Play Live Radio
Next Up:
0:00
0:00
Available On Air Stations
Environment

Is California's Carbon-Free Energy Plan Aggressive Enough?

The orange haze covering the San Diego skyline on Sept. 15, 2020, because of smoke from wildfires across California, including the Valley Fire in rural East County.
Matthew Bowler
The orange haze covering the San Diego skyline on Sept. 15, 2020, because of smoke from wildfires across California, including the Valley Fire in rural East County.
Two years ago Gov. Jerry Brown signed into law a plan to make all California's energy supply carbon-free by 2045. The devastating wildfires and intense heat of 2020 have caused environmental groups to lobby to move that date up 15 years.

Much of California is choking under a blanket of smoke and ash from deadly wildfires that have blackened miles of backcountry up and down the Golden State.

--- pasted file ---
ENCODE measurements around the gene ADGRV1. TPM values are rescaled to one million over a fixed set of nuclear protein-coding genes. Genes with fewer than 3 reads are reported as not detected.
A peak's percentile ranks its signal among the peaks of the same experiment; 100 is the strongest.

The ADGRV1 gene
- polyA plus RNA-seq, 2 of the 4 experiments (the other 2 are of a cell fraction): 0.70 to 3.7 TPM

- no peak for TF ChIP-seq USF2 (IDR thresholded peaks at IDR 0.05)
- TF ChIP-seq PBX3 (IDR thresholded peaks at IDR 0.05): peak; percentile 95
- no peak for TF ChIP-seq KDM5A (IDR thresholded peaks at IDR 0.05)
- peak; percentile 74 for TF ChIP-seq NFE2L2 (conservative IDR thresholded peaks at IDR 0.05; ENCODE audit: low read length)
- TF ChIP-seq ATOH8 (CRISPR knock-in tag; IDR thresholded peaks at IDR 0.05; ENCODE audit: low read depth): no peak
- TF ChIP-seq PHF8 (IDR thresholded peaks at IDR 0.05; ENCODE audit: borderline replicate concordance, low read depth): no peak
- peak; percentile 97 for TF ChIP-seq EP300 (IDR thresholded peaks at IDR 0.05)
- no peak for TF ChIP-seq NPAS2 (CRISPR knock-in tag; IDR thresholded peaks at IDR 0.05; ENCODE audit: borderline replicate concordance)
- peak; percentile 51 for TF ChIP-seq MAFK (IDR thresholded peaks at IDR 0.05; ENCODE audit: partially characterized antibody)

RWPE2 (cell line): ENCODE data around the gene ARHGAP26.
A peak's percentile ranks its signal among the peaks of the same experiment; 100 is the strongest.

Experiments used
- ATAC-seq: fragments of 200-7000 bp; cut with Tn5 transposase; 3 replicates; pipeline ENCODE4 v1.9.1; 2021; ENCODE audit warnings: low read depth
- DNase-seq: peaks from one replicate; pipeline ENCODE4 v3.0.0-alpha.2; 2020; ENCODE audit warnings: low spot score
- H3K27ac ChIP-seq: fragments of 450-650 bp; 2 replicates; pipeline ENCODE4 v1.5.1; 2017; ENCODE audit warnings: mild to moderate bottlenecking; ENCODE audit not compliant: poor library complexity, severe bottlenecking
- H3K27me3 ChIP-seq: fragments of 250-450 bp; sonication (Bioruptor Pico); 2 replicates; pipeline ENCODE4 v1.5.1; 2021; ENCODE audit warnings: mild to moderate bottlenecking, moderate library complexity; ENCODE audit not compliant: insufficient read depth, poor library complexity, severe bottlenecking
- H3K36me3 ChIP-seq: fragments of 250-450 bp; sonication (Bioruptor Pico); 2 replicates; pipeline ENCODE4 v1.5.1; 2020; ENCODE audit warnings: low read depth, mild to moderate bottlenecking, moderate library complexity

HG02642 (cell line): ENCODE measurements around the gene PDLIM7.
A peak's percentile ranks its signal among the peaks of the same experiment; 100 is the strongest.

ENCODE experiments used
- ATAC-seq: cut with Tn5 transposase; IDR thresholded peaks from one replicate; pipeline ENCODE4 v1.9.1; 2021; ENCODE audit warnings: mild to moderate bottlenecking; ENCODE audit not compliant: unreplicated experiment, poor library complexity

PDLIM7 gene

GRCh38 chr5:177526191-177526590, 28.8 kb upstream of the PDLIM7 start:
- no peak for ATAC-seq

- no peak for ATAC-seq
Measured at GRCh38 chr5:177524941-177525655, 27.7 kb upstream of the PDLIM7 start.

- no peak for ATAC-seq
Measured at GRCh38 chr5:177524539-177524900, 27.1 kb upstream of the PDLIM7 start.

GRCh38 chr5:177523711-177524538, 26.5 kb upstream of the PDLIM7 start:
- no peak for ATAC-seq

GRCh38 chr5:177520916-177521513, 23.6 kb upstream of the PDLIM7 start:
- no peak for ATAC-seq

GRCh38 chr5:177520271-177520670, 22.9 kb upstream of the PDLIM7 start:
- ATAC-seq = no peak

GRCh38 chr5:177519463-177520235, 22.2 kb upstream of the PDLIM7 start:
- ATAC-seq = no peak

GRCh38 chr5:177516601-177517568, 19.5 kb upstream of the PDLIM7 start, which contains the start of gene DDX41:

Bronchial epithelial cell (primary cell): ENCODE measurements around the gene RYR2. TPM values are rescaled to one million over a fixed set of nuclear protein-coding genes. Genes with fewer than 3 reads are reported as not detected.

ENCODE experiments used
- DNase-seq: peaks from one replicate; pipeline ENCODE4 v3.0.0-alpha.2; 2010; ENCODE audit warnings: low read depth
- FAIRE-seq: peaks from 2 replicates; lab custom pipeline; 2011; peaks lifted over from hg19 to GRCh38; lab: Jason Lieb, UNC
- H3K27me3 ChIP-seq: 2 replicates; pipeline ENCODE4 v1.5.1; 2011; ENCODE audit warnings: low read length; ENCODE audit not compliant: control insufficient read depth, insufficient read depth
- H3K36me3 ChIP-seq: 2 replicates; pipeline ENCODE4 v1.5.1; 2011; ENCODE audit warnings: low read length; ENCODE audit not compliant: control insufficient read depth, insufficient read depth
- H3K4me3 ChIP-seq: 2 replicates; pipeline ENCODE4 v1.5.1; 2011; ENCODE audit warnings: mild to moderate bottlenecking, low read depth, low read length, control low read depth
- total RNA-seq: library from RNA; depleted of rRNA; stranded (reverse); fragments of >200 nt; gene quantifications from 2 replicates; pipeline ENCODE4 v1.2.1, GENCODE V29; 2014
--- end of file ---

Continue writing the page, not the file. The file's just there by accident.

The dire conditions have caused environmental groups to re-think the current plan to have the state use entirely carbon-free energy by 2045. That's not good enough, say groups such as Environment California. They say we should be aiming for 2030.

SB 100, signed by then-Gov. Jerry Brown in 2018, commits the state to getting 100% of its energy from carbon-free sources in 15 years.

Moving the time frame forward will mean solving problems with reliance on solar and wind power even sooner. Both those renewable sources of energy are intermittent and must be stored or supplemented by carbon-free sources of energy, like hydro-electric dams and even nuclear, an unlikely power source for California

Rob Nikoleski, energy writer for The San Diego Union-Tribune, joins Midday Edition on Friday to discuss what it would take to change California's energy plan and who currently opposes such change.